None the less, I never felt like I was in danger. I wouldn't dream of going to places like that in LA or Denver, but in Hanoi, well even the shady underside of the city is no more dangerous than my neighborhood back home. (I promise Mom.)

Monday, February 2, 2009

Location, Location, Location

Something that I have thought about more than once, and often seems superfluous, is the idea of location or space/place. Is an empty patch of ground that gets overgrown the same place? Is a prairie that is covered in suburbia the same location? What happens to the space that is full of memories that is a car or a building that is destroyed. Is the compacted piece of metal or the empty space in the sky the same place? Can location really be charted by GPS? 
I just returned from Cambodia two days ago. It was a hell of a trip. I just watch "Frost Nixon", it was a hell of a movie. Something was brought together by watching the movie.
There is intellectual knowledge that is factoidial and almost dead. There is emotional knowledge that invigorates the intellectual. In the movie images of the invasion of Cambodia were shown. I was there just 72 hours ago. The images were of naped villages and people. Crying children, killing soldiers, and dead animals. That was a location in time shown of a geographic location. Driving through now, it is simply a shithole. A place where pride (perhaps only as I see it) is a luxury, where people surround buses and sing-song their goods and wait for your guilty eyes to meet theirs through the window so they can smile and raise whatever crap they want to sell up and motion with their heads. Routine desperation perhaps.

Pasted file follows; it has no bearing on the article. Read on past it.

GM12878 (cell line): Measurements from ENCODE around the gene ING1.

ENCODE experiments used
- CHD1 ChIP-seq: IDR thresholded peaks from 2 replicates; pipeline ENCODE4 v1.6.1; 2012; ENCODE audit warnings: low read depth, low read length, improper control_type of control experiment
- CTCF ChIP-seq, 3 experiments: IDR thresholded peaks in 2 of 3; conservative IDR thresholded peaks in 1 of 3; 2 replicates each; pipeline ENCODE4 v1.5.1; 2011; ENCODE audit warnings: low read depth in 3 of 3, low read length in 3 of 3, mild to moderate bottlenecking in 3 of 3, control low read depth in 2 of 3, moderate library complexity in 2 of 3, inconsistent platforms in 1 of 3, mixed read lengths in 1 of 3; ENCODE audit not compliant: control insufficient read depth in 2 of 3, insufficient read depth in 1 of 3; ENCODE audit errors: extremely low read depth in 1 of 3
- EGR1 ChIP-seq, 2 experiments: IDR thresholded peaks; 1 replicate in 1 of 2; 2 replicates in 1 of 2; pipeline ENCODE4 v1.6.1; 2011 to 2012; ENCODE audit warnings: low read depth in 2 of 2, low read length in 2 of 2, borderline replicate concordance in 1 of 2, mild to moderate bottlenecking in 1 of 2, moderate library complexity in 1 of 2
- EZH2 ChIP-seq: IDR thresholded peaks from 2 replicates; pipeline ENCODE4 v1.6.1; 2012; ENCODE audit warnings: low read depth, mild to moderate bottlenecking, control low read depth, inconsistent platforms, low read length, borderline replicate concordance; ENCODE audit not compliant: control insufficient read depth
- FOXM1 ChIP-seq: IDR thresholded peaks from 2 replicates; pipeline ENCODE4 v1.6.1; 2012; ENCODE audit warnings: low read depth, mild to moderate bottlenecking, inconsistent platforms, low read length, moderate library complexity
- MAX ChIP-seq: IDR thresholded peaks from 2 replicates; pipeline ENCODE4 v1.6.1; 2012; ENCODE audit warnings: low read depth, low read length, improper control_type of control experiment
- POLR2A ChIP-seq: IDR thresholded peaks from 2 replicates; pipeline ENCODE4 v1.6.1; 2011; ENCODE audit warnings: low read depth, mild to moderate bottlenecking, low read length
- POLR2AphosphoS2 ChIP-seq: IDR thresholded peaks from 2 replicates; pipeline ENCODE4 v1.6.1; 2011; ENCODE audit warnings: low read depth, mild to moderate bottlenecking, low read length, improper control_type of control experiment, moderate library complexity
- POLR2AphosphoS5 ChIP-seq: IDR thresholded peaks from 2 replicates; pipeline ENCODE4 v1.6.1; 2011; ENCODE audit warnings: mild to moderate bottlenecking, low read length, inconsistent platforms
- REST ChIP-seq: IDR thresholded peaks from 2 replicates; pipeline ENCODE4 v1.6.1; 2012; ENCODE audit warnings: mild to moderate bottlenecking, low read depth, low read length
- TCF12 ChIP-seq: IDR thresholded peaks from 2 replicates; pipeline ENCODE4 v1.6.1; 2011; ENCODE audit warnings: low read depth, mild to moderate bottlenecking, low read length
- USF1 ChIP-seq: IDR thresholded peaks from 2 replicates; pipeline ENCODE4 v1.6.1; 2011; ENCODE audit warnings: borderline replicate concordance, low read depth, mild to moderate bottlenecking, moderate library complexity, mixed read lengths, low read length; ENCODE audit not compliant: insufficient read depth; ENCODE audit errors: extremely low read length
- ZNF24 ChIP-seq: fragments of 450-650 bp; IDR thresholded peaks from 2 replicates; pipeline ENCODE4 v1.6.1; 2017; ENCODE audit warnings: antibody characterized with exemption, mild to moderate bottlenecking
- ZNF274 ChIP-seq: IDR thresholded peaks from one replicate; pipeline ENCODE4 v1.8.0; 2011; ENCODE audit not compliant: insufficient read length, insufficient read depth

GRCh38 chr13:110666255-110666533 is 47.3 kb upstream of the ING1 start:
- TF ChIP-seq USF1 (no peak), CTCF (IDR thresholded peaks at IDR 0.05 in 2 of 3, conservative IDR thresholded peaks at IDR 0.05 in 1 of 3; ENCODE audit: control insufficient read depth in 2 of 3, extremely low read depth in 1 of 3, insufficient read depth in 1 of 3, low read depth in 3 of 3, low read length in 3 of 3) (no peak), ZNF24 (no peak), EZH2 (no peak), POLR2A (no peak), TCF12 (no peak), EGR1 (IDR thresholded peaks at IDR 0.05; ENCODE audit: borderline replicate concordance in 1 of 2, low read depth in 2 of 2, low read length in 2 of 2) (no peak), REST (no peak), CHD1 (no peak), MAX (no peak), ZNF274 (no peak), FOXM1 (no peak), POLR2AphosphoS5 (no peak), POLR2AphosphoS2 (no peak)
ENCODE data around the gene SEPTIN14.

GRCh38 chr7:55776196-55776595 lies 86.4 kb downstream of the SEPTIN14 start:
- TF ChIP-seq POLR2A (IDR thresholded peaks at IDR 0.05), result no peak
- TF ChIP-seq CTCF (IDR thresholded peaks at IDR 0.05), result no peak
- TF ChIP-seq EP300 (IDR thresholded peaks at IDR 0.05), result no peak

Anyway, the location that I saw, the place, is as distant as DC from San Francisco when compared to the images from the movie I watched. And it is from Butte to Missoula in relation to what I saw 3 1/2 years ago. Especially in Phnom Penh and Siem Reap.
I read a book a while back where a man was raised on Mars by Martians. These aliens had a different relationship to time where they could feel, view, and even be overcome by all the memories of a place. Of course that isn't true for humans. We visit Civil War battles sites and Holocaust Death Camps, but these aren't the same places. There may still be petrified blood on the ceiling of S-21 (a Khmer Rouge killing prison in Phnom Penh) and ghostly, sunk-in blood stains in an Antebellum mansion in Tennessee (I visited a few years ago) from Forest's hospital of butchery, but the places die with the passed moments of saw meating bone and bullet passing through brain. With hobbled adult imaginations the places get withered. Thank ingenuity for video I suppose. For what would those locations in time be without memory, especially the kind that pulls emotions into full action?